Through model or post-hoc explainability, users might be able to understand how a model makes its predictions. Yet they might still be unable to understand the AI system, as a whole, if the data representation used by its underlying model is not explainable to them. For example, if input features used by the model are computed using complex mathematical formulas with no intuitive meaning. In other words, for an AI system to be explainable, its underlying data processing pipeline should be somewhat explainable.

The aforementioned lack of definition for XAI is a consequence of it being a collection of interrelated problems rather than a single problem. What these problems all have in common is the objective of making some component of the data processing pipeline understandable to users.

What it means to
An illustration of various roles in a machine learning ecosystem, each with a potentially different explainability need. For instance, model examiners often require explanations that relate model input to its output, whereas model creators might require explanations that describe the inner workings of the model.

Model explainability

In his seminal article on model interpretability, Zack Lipton proposes a taxonomy of model explainability according to the three levels at which transparency (to the user) is achieved: simulatability, decomposability, and algorithmic transparency.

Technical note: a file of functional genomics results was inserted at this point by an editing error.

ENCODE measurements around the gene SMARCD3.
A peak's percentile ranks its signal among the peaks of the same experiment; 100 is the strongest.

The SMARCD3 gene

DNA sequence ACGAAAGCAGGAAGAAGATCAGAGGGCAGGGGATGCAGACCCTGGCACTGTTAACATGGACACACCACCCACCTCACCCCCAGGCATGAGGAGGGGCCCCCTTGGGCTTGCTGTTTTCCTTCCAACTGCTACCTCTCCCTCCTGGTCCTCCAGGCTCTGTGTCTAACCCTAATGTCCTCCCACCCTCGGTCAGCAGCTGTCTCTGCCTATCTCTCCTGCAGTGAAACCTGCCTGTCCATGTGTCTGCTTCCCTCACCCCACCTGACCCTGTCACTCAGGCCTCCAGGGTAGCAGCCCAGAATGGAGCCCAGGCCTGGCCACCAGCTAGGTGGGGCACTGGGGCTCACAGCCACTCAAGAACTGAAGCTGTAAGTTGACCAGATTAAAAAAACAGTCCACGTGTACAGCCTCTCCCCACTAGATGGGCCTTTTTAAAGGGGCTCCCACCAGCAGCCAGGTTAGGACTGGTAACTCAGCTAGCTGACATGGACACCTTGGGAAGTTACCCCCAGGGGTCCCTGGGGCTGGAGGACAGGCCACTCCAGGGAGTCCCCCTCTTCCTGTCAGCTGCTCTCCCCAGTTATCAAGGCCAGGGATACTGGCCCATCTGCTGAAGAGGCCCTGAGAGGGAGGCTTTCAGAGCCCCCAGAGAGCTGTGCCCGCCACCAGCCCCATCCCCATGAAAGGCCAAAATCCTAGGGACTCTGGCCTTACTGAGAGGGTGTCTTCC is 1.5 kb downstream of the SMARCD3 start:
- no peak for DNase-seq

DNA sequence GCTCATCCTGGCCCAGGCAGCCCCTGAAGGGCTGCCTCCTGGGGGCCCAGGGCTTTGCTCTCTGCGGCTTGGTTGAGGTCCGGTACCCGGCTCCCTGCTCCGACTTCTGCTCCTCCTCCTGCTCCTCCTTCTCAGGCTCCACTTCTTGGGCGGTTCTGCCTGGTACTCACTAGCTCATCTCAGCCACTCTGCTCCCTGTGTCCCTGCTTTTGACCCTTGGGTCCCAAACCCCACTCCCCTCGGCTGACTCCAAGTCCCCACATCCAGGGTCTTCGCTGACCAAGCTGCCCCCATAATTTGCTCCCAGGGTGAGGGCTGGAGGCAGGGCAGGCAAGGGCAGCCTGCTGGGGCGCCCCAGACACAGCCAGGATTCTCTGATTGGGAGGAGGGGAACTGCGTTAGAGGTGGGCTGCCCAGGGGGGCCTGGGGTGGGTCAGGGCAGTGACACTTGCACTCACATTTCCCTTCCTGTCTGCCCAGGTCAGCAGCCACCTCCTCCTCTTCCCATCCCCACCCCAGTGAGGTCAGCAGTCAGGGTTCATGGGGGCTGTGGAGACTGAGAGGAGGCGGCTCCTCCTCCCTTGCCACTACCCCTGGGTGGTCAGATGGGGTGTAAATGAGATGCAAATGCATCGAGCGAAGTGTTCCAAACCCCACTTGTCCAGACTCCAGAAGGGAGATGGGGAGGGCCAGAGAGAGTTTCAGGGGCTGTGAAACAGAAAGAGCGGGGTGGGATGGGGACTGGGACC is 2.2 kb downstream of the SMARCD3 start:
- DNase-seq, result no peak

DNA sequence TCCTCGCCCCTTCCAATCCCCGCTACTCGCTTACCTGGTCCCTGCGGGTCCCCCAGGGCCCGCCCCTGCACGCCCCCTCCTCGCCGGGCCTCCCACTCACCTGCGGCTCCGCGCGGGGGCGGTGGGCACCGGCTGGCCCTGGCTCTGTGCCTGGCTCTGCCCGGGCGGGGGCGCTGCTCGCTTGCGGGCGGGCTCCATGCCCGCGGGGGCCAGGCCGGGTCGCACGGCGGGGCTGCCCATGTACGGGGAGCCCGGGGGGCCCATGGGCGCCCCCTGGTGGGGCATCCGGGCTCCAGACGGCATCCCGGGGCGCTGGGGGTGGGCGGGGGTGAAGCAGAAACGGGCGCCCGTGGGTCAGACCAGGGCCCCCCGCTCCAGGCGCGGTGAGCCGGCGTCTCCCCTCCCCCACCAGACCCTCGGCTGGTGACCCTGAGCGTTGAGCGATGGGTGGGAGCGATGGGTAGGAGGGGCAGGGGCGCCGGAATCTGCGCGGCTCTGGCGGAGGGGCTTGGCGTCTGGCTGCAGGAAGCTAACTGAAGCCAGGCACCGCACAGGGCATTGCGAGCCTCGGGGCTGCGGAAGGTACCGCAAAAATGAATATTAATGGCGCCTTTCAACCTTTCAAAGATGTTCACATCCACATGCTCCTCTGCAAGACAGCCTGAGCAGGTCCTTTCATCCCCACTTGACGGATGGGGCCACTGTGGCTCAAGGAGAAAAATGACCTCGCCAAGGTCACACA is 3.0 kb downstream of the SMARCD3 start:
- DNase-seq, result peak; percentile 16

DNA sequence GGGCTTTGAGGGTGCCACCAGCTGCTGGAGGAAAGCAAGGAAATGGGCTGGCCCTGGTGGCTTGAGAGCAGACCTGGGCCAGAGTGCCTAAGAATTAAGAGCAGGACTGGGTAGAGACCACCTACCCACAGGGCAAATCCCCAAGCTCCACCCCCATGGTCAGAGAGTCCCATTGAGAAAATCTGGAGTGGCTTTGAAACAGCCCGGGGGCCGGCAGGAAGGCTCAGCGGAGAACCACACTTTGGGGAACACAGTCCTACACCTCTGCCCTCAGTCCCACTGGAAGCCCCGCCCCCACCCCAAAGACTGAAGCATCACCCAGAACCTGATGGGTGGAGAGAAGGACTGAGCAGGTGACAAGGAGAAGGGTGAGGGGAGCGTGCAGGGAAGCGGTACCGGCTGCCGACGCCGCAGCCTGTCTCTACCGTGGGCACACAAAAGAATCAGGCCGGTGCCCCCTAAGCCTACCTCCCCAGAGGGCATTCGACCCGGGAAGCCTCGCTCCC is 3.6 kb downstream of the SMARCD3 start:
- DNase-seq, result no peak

A model is simulatable if a human user can comprehend the entire model at once. This typically means a model is simple enough either in terms of its size, e.g. sparse linear models, or computation required to perform predictions, e.g. shallow decision trees.

A model is decomposable if each of its parts, e.g. input, parameters, and calculations, admit an intuitive explanation. For instance, the coefficient parameters of a linear model can be explained as representing association strength between each input feature and the model output.

Lastly, algorithmic transparency means that the training process used to develop a model is well understood. For example, training linear models is known to always result in convergence to a unique solution. The heuristic optimization procedures used to train modern deep models, however, lack such algorithmic transparency.

AI model explainability.
Three levels of model transparency as proposed by Z. Lipton: Simulatability, Decomposability and Algorithmic Transparency.